Several hereditary cancer syndromes can predispose to developing SI adenocarcinomas. Familial adenomatous polyposis (FAP) is a pre-cancerous condition associated with an increased risk of duodenal and periampullary neoplasms and early colorectal carcinoma requiring periodic surveillance. It is an autosomal dominant condition characterized by a germline mutation in the APC gene, located on chromosome 5q21 [14]. APC is a member of the Wnt/B-catenin signaling pathway that is frequently implicated in colorectal cancer. When compared with the general population, patients with FAP are associated with an elevated relative risk (RR) of duodenal adenocarcinoma (RR, 331; 95% CI 132-681) [15]. Ruys et al described 3 cases of jejunal adenocarcinoma that developed in patients with FAP and advanced duodenal adenomatosis [16]. The same group later performed a prospective enteroscopic evaluation in 13 patients with FAP and advanced duodenal polyposis (Spielman stage IV). Only one patient was reported to have large polyps covering one-third of the jejunal circumference and the group concluded that clinically significant jejunal polyposis was rare and routine jejunal evaluation in FAP patients was not warranted [17].

Lynch syndrome or Hereditary nonpolyposis colorectal cancer (HNPCC), an autosomal dominant disease, occurs due to germline mutations in DNA mismatch repair (MMR) genes that can predispose to not only cancers of the small intestine but also colorectal, endometrial, gastric, ovarian, biliary, and skin [18]. It is associated with a 4% lifetime risk of developing small bowel neoplasia, which predominantly involves the distal small bowel [19]. Deficiency of MMR gene results in microsatellite instability (MSI). The National Comprehensive Cancer Network (NCCN) endorses universal MMR or MSI testing of all patients with a personal history of SI adenocarcinoma to identify individuals with Lynch syndrome. Puetz-Jeghers syndrome (PJS) is an autosomal dominant condition caused by an inherited mutation of STK11. It is characterized by multiple hamartomatous and adenomatous gastrointestinal polyps, predominantly located in the jejunum and ileum [20,21]. At-risk individuals have a relative risk of 520 for developing SI adenocarcinoma when compared with unaffected individuals [22]. The lifetime risk of SI adenocarcinoma has been estimated between 1.7% and 13% for individuals with PJS [23, 24].

Crohn’s disease and Celiac disease

Proinflammatory conditions like Crohn’s disease and celiac disease can also predispose to SI adenocarcinoma through an adenoma-carcinoma sequence [25, 26]. The risk of adenocarcinoma of the small intestine was modestly increased (10-fold) in a large population-based study of patients with celiac disease in Sweden [27]; however, the association with celiac disease remains poorly understood. Crohn’s disease is associated with adenocarcinoma of the distal small bowel, particularly the ileum. Von Roon et al described the relative risk of small intestinal cancer as 28.4 in patients with Crohn’s disease, with a mean duration of nine years prior to the development of carcinoma [28]. There are case reports of an association between proinflammatory conditions and jejunal adenocarcinoma but no large-scale RCTs have been performed [29,30].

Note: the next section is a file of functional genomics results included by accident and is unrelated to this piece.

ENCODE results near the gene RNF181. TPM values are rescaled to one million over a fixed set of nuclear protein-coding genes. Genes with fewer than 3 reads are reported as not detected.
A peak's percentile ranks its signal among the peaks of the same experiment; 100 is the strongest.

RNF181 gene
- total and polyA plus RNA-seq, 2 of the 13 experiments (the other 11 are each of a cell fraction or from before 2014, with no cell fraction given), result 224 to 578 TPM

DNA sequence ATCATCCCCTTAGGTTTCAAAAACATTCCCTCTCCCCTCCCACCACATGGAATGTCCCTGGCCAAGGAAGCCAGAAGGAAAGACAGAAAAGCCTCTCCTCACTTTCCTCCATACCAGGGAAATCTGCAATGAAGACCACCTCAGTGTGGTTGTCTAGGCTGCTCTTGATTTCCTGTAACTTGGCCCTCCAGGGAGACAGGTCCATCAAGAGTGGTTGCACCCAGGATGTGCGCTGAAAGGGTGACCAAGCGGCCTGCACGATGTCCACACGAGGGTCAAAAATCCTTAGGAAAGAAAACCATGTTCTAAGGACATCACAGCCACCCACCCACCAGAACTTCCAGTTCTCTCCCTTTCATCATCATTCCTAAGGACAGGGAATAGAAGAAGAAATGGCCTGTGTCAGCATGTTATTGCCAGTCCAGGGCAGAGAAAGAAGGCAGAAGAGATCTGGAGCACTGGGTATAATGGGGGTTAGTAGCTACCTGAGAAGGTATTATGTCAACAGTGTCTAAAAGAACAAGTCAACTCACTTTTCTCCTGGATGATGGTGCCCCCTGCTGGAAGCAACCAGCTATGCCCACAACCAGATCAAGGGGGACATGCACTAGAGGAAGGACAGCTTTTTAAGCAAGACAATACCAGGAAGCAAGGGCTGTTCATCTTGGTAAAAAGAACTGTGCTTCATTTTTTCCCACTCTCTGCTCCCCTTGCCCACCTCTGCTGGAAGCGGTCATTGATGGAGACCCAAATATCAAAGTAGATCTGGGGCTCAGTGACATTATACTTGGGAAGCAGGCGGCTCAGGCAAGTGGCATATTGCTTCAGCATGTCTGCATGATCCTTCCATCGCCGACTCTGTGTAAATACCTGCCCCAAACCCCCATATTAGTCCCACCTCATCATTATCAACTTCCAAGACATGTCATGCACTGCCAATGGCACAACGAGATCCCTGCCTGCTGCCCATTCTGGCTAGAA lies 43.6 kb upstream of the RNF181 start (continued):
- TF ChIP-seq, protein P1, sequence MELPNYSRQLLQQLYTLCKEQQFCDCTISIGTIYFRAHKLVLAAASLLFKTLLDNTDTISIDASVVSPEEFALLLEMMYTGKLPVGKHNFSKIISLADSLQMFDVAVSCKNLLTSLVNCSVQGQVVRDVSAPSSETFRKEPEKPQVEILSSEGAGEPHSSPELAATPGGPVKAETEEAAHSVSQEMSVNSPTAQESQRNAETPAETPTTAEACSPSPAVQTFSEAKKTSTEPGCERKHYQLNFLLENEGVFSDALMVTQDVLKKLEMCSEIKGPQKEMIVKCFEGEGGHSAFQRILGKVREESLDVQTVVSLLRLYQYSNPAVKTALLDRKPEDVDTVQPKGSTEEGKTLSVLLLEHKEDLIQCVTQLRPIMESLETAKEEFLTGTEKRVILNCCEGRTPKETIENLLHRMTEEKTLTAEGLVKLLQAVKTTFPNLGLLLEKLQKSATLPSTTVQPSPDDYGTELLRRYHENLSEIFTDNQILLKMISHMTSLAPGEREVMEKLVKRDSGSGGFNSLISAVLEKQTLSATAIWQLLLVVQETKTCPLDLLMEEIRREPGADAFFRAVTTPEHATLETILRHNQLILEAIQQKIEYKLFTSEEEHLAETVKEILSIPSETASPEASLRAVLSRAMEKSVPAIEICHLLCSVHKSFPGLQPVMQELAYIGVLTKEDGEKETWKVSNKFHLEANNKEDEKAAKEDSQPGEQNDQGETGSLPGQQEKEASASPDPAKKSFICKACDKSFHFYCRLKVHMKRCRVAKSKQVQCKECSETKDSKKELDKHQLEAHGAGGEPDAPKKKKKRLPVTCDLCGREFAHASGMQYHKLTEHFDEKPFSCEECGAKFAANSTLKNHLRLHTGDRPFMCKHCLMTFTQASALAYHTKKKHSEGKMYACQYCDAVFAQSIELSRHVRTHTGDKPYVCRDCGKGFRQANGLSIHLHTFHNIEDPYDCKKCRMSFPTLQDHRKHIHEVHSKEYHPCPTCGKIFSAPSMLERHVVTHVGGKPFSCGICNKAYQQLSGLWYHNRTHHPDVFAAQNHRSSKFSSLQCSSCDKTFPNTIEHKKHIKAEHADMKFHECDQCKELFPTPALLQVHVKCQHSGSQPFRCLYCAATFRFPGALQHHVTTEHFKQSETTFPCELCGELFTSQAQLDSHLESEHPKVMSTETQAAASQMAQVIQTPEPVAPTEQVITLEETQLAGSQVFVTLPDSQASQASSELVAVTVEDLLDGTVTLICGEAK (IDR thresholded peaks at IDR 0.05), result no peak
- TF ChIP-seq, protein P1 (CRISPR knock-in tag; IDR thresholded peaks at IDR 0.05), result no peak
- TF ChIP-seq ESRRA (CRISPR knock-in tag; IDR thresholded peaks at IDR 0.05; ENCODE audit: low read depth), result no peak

Pathology and Staging

Figure 1: Video capsule endoscopy demonstrating a circumferential mass lesion in the proximal jejunum.


Figure 2: Push enteroscopy showing a circumferential friable mass in the proximal jejunum.


SI adenocarcinomas grossly appear as stenosing, ulcerative, infiltrative, or polypoid lesions (Figure 1&2). The histopathologic evaluation shows well to poorly differentiated tumors with a variable degree of mucin secretion. The American Joint Committee on Cancer (AJCC) stages SI adenocarcinoma in accordance with tumor size (T), regional lymphadenopathy (N), and the presence or absence of metastasis (M). Based on the extent of the disease, they are classified into 5 stages with tumor staging having a significant impact on survival: 72 months for stage I and stage II, 30 months for stage III, and 9 months for stage IV adenocarcinoma. The AJCC reported 5-year survival rates of 55% for stage 1, 49% for stage IIA, 35% for stage IIB, 31% for stage IIIA, 18% for stage IIIB, and 5% for stage IV tumors [31].

Clinical Presentation and Diagnosis

Bridge et al described the clinical and pathological features of 32 adenocarcinomas of the jejunum [32]. Patients with jejunal adenocarcinoma may be asymptomatic or have non-specific symptoms such as intermittent abdominal cramping or pain, nausea, vomiting, or weight loss. Based on the size, location, and blood supply, adenocarcinomas of the jejunum can present with intestinal obstruction or occult gastrointestinal bleeding. At the time of diagnosis, more patients with jejunal adenocarcinoma are reported to be symptomatic when compared to duodenal adenocarcinoma (84% vs 57%) [33]. Because of non-specific symptoms, there is a significant delay in diagnosing disease averaging 7 to 8 months from onset of symptoms [34]. Several diagnostic modalities are available to evaluate small intestinal lesions. Barium studies are not particularly effective in identifying distal small intestinal lesions with a sensitivity of 50% [35].